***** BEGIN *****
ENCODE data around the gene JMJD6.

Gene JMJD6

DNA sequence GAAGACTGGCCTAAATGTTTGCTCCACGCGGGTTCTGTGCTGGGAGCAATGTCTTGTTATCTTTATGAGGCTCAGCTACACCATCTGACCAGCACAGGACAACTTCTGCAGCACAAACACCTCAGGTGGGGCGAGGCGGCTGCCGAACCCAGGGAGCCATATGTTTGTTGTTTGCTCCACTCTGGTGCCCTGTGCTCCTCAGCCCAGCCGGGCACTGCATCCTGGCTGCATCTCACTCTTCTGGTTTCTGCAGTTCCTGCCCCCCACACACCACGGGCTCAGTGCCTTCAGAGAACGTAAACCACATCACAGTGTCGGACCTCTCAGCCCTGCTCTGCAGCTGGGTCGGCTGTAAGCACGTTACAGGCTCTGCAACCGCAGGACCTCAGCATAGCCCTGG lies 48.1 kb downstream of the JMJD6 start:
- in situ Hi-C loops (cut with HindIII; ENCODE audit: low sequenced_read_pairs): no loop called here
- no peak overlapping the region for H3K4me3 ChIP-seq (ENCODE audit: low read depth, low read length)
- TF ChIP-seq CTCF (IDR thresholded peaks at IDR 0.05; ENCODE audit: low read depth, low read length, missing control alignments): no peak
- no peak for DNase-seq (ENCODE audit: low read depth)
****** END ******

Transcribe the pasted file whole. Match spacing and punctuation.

ENCODE data around the gene JMJD6.

Gene JMJD6

DNA sequence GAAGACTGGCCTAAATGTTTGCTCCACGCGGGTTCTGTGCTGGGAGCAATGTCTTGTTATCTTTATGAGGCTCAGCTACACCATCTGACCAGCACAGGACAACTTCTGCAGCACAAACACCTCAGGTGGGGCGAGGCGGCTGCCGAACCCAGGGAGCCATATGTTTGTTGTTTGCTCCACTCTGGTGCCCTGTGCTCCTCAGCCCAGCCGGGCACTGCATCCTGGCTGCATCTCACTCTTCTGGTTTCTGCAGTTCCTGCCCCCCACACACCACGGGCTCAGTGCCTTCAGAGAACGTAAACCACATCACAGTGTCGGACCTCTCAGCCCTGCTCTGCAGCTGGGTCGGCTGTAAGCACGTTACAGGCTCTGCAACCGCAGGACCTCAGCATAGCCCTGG lies 48.1 kb downstream of the JMJD6 start:
- in situ Hi-C loops (cut with HindIII; ENCODE audit: low sequenced_read_pairs): no loop called here
- no peak overlapping the region for H3K4me3 ChIP-seq (ENCODE audit: low read depth, low read length)
- TF ChIP-seq CTCF (IDR thresholded peaks at IDR 0.05; ENCODE audit: low read depth, low read length, missing control alignments): no peak
- no peak for DNase-seq (ENCODE audit: low read depth)